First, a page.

❀ Tammy
    Forever in First

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  2. Have we lost our minds? Kindergarten children taking standardized tests. I want to pull my hair out and I swear I am not an old fuddy-duddy. Is that a word? The Tommy question is known as example and non example and kinder kids have trouble with the language of the question and you have to practice it a billion times. Some of these questions are way beyond kinder standards or is that irrelevant? Okay. I am glad this is over for you.
    Much love and do not beat yourself up for this, Fran

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  3. Tammy, thanks for the sweet words!

    Fran, I know I have more gray in my hair after this experience! thanks for clarifying the Tommy question. I knew it was touching on higher order thinking processes, but I felt bad that I hadn't really "practiced" questioning in that way. Bless their hearts, they looked at the choices and thought, "Well, i don't need to know anything about toy 1 (or 2) because I don't like/want that toy." Thankfully, no one chose the money pile---that would have been very disappointing, lol!

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  4. Wow! A standardized fill in the bubble test.

    Congratulations to you all for surviving. I would be on pins and needles. Or is hard to administer a standardized bubble test in first grade. I can only imagine...

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  5. I am going to grab your You Are A Smartie, but hopefully I will never have to use it in kindergarten. However, I think that day is fast approaching. So lucky you can say a prayer because that would be the best way to deal with this stress!!
    Robynn
    BusyBees

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  6. Sue, I get to troll through every test booklet and do quality control on the bubbles.....fun, right?! (Not!) Thankfully, we are off on Monday; I might take a venti latte and a dvd to the classroom and atttack that task!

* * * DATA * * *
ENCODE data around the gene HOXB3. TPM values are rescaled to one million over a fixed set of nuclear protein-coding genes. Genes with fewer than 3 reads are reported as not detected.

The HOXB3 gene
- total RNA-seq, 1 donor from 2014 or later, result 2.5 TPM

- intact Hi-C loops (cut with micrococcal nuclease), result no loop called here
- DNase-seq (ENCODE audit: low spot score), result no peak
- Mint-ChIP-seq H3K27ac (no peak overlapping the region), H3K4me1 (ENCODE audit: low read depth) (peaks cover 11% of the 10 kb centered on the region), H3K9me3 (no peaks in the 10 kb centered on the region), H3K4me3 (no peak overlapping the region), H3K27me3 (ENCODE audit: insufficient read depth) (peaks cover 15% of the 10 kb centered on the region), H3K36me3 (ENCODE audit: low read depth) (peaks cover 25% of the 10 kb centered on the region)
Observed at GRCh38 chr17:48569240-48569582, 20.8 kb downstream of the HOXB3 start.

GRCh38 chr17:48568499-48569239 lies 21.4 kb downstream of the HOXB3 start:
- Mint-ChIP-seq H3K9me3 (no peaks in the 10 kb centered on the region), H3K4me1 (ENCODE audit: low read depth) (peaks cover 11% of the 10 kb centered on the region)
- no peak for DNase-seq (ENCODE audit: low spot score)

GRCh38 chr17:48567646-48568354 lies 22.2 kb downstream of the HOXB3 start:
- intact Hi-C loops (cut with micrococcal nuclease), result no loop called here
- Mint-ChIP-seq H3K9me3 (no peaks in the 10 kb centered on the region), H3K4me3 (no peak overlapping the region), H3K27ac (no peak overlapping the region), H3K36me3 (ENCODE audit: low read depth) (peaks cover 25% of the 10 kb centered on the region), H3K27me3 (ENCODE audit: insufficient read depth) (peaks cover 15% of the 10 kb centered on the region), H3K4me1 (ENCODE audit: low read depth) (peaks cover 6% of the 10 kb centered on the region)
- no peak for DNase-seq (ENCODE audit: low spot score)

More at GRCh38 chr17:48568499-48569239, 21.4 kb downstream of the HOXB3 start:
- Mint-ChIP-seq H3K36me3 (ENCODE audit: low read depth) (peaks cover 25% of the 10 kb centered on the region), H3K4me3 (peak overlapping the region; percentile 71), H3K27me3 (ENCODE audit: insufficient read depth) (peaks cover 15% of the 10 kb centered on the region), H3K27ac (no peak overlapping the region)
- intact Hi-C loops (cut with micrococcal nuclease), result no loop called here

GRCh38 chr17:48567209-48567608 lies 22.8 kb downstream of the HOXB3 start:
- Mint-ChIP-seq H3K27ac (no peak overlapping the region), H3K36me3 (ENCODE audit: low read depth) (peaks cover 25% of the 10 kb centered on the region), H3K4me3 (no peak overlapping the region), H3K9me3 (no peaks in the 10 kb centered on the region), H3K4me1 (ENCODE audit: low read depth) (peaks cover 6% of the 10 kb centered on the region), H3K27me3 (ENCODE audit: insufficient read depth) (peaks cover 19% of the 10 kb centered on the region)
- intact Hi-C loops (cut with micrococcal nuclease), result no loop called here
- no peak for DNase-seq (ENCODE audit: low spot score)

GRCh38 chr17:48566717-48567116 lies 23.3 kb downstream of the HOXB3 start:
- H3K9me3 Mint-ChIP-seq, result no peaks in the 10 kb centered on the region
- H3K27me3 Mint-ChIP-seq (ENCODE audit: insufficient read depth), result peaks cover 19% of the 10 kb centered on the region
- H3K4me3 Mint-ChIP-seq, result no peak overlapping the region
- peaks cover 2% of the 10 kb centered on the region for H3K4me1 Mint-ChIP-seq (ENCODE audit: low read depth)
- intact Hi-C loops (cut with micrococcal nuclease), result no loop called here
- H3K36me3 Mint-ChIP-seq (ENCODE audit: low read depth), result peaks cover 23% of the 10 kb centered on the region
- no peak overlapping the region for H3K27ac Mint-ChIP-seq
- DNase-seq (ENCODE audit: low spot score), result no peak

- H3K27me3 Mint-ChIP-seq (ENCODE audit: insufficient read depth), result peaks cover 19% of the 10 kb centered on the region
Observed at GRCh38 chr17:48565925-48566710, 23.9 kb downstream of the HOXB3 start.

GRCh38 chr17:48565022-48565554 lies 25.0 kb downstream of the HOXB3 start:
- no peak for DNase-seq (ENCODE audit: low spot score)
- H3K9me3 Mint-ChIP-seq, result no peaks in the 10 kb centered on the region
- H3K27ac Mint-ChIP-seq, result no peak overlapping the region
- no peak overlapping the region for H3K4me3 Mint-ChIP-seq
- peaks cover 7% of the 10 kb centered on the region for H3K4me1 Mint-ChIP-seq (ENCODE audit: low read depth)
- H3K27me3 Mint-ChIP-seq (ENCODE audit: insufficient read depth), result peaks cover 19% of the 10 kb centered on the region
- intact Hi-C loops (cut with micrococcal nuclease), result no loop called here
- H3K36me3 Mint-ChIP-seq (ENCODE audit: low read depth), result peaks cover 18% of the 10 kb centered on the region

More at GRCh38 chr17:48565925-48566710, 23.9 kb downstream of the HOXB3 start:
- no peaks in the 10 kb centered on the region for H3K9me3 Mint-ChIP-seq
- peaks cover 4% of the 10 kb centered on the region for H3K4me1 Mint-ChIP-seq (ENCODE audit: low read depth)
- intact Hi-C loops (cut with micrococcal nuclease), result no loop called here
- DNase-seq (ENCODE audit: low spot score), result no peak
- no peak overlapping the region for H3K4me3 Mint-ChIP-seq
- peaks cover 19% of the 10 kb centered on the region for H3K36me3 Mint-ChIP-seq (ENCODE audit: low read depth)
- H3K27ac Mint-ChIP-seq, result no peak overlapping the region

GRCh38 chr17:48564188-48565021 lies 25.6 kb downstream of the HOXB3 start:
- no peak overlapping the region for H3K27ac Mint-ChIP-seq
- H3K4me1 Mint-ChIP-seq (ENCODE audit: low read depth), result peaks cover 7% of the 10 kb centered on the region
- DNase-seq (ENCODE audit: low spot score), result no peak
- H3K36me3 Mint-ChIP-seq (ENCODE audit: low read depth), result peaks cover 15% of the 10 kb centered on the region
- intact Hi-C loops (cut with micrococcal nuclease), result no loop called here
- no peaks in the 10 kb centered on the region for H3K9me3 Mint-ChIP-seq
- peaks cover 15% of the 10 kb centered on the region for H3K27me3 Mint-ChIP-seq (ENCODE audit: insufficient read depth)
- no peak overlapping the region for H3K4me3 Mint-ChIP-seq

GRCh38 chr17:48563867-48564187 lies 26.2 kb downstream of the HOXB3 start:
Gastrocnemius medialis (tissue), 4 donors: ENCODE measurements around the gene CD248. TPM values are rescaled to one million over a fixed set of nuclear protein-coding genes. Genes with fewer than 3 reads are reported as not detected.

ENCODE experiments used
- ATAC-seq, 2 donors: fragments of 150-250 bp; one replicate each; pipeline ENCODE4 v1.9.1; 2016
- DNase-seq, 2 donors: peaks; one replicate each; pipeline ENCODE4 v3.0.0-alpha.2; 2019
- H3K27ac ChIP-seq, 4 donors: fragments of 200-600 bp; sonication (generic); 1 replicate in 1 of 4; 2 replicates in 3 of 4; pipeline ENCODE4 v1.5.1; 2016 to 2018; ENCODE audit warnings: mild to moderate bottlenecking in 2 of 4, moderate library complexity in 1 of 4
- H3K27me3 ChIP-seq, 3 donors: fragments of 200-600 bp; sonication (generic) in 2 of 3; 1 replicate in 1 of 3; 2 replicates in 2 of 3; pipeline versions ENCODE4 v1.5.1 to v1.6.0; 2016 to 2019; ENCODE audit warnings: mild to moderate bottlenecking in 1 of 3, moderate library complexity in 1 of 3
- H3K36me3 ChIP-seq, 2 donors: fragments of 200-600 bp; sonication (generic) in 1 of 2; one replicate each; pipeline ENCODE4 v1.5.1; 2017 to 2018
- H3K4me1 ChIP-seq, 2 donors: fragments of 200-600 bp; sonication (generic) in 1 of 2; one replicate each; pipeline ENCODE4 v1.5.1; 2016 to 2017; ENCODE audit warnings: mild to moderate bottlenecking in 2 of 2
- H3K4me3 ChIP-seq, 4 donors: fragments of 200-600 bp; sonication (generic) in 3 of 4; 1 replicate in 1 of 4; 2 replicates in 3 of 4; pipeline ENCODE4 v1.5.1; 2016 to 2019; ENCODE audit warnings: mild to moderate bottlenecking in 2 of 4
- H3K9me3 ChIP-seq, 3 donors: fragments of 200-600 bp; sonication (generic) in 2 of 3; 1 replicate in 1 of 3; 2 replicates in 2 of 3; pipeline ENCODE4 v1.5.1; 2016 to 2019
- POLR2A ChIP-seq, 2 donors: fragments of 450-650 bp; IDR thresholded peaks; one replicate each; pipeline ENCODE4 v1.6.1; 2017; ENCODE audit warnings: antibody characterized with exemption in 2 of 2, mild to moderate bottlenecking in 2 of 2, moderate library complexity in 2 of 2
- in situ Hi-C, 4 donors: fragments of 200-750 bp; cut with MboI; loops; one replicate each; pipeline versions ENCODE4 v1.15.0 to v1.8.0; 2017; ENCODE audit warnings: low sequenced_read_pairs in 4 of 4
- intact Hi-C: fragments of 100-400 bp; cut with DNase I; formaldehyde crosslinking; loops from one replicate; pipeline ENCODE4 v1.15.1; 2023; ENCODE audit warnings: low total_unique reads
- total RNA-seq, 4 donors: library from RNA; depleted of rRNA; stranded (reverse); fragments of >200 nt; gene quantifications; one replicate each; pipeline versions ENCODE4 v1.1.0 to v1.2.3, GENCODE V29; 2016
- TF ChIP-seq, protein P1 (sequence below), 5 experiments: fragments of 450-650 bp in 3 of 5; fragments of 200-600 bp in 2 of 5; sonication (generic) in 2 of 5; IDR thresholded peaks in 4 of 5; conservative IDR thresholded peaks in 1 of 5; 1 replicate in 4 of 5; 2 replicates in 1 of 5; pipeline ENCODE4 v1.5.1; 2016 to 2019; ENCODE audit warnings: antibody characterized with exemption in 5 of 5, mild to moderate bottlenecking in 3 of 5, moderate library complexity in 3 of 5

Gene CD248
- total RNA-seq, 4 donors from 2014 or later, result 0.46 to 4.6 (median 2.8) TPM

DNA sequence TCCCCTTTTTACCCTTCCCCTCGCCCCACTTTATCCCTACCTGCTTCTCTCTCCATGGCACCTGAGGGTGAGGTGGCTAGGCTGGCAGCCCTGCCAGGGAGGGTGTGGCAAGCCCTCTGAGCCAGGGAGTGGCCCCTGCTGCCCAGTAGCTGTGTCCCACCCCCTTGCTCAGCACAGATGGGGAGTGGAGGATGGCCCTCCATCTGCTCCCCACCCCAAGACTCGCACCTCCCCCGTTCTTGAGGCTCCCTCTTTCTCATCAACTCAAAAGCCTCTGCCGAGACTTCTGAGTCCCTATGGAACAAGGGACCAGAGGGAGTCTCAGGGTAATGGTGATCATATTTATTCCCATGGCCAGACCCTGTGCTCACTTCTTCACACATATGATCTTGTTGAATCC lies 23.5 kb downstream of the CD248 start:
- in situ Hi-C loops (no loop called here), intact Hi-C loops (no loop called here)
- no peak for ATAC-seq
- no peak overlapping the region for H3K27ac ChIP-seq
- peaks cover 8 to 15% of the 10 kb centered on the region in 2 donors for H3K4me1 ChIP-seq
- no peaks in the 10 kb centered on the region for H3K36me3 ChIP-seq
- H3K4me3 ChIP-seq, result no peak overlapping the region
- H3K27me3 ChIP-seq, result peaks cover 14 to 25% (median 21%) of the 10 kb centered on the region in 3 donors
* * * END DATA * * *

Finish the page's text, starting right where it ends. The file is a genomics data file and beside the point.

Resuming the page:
Robynn, the math portion had two subtests which were separated by recess. When I asked them to close their eyes for prayer, before the second part, Miss K asked "Why are we praying for math again?". Miss A (aka Litle Teacher) replied, "Because we left the test and who knows what could have happened during recess?" In kindergarten, even prayer has its moments filled with laughter!

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  7. Glad you made it through! I had my observation this week and talked over the report card with my principal. Thanks for your example. Have a great weekend!
    (PS - I am finally on break now!!!!!)
    Becky
    kinderlearningfun.blogspot.com

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  8. At least you can laugh about it! :) I love the highlights you listed as well. We give ours right after Thanksgiving!!!! We have 3 1/2 months to get those kiddos ready and able to understand how to fill in bubbles. The worst part is the pressure because we are accountable for that data. Nothing like sitting in a meeting listening to how important getting good scores is--they are 5, sometimes they don't even know how write their names yet at that point. Can you tell I'm a little bitter? :)

    NotJustChild'sPlay